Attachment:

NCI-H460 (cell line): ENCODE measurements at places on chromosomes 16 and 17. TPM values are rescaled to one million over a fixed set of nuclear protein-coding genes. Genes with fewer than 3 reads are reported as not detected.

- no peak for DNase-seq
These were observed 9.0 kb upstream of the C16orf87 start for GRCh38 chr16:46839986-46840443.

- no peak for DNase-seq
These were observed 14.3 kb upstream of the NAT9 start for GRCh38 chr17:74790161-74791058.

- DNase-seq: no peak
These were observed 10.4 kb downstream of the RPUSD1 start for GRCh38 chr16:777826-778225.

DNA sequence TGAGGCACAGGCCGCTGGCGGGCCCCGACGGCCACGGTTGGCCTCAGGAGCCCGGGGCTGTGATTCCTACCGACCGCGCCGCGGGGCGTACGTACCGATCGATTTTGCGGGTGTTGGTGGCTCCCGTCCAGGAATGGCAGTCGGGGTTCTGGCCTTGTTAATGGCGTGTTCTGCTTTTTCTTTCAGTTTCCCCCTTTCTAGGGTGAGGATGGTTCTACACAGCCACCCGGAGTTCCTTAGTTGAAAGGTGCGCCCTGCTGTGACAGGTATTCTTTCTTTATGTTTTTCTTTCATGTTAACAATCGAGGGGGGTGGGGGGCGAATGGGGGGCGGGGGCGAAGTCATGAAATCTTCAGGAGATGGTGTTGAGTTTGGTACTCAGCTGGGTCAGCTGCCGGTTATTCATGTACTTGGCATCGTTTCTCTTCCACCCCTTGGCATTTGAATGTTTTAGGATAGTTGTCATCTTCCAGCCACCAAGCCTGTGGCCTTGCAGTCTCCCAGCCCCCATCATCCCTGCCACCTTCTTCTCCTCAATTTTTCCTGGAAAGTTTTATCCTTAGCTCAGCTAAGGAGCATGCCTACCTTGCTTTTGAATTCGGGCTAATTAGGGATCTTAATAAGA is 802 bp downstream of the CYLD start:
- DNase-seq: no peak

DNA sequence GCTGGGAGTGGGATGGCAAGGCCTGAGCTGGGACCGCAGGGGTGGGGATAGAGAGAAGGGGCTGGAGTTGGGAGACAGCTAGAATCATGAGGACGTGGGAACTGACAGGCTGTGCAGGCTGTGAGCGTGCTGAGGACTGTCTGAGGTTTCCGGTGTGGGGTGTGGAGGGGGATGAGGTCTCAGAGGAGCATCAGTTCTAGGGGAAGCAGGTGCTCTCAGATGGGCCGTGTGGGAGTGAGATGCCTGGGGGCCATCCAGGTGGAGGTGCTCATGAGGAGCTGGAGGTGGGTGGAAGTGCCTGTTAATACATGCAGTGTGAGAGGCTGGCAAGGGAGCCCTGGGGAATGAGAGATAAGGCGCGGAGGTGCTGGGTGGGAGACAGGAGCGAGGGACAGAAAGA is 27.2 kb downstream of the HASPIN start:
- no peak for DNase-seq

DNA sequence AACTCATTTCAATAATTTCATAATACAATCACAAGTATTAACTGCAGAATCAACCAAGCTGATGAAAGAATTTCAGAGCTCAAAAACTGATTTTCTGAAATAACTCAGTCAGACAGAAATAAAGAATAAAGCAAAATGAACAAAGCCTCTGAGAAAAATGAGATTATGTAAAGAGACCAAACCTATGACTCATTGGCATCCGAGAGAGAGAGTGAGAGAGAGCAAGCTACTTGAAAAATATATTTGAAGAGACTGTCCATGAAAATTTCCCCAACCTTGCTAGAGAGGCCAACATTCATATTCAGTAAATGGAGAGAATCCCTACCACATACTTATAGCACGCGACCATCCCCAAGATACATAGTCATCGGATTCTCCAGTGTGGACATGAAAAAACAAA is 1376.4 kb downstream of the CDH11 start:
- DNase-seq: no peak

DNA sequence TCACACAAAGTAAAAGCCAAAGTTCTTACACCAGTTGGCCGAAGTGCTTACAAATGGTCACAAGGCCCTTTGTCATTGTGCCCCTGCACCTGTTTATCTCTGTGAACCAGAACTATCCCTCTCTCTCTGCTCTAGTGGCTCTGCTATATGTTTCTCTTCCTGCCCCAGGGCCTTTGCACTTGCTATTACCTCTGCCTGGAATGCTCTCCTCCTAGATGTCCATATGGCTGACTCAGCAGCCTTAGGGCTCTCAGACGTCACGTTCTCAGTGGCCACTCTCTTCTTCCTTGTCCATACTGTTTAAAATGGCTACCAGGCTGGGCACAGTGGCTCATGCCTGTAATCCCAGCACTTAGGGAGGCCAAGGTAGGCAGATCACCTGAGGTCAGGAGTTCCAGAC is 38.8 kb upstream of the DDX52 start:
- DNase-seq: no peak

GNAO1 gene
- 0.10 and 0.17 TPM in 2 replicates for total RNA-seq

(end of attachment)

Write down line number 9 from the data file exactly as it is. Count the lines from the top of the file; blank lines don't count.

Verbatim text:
- DNase-seq: no peak